4 questions on AI

Hopefully I can breathe some life back into this newsletter. And the topic du jour in Silicon Valley and the broader tech ecosystem is AI – more specifically the changes spurred by OpenAI, Stability, Microsoft, and other researchers and engineers around the world. Rather than play Nostradamus, I wanted to outline the open questions on my mind about the present and future state of AI & ML.

Here’s how I would frame the opportunity for startups and de novo projects (as many wonder if value will just accrue to incumbents – OpenAI especially). First, read the AI Grant manifesto (especially the last section), “AI: Startup vs. Incumbent Value” from Elad Gil, look at some of Dan’s recent tweets as examples, and of course the 2022 State of AI report from friend Nathan Benaich. My thinking goes to – what new product experiences are uniquely enabled by generative AI or LLMs as a form factor? Or which existing products that solve a need can be made 100x better? I’m reminded of just *how* mobile-native Uber, Snapchat, and Instagram were – they simply couldn’t exist in a previous paradigm.

How does text-based prompting supplant or augment GUIs?

Some of the language models’ ability to infer natural language (ChatGPT) is unwieldy so there has been a lot of scrum about how text-based prompts could completely replace graphical user interfaces. My sense is that this won’t happen overnight as GUIs give way to higher fidelity or correctness with the current advances in models – you really have to know how to prompt engineer to get a desired output in some cases. The historical analog to this transition is likely DOS to Windows in the late 1980’s, when Microsoft moved operating systems from a command-line centric world to a graphical one.

What happens to our understanding of the software business model?

Traditional software has a nice business model – relatively fixed upfront cost coupled with de minimis marginal cost. In their current state, models (and even applications) break this a bit. The upfront development and training costs are higher (due to the extremity of the compute), and it costs more to continuously serve the models (inference). This seems to be headed in a positive direction, but we will see how it continues to evolve. Rapidly decreasing cost curves rule everything around me.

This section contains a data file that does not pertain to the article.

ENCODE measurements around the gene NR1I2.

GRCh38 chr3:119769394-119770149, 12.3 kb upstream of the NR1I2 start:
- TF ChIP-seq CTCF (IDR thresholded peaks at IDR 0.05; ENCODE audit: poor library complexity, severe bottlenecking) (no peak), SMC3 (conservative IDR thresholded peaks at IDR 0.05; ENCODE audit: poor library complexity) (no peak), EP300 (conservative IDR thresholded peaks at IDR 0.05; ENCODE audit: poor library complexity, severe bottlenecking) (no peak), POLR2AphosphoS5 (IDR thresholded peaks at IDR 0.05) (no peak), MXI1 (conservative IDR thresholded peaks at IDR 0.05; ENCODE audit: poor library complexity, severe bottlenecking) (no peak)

Who owns distribution?

My friend Peter makes an interesting point on the debate of whether GPT can kill Google Search. To summarize, even if the search could be better with GPT, the Google search bar is highly coupled with the distribution of Chrome, which Google owns. If one is building a new mega-platform off of a technology transition, owning the end distribution with users (aggregation anyone?) matters a lot. I’m curious to see how this plays out with potential new networks for consumers and tools for businesses.

What is “old” that becomes new again?

There are common substrates of problems that every generation of startups continues to solve, made novel by new enabling technologies. Born in the modern web, Airbnb is a marketplace for underutilized fixed assets that eBay was a cohort prior. Shopify, Stripe, and Square continue the commerce infrastructure story for small merchants that PayPal started a decade before. Salesforce, ServiceNow, and Workday are the cloud-native children of Siebel, Peregrine, and PeopleSoft. I’m most interested in marketplaces (pushing out the extreme of search and optimization problems), communities (how can agents and NPCs exist alongside and augment connectivity?), analytics & customer data infra (Mixpanel, Optimizely, Heap, Amplitude, LaunchDarkly rehashed), and tools to supercharge entrepreneurs (will we finally see the 1-person unicorn?)

As always, this post was an exercise in fleshing out some of my thinking more publicly. I’m sure my opinions will continue to evolve and adapt, and I always learn more from conversation. If you are building in this space or have strong opinions – please get in touch aashay [at] haystack [dot] vc.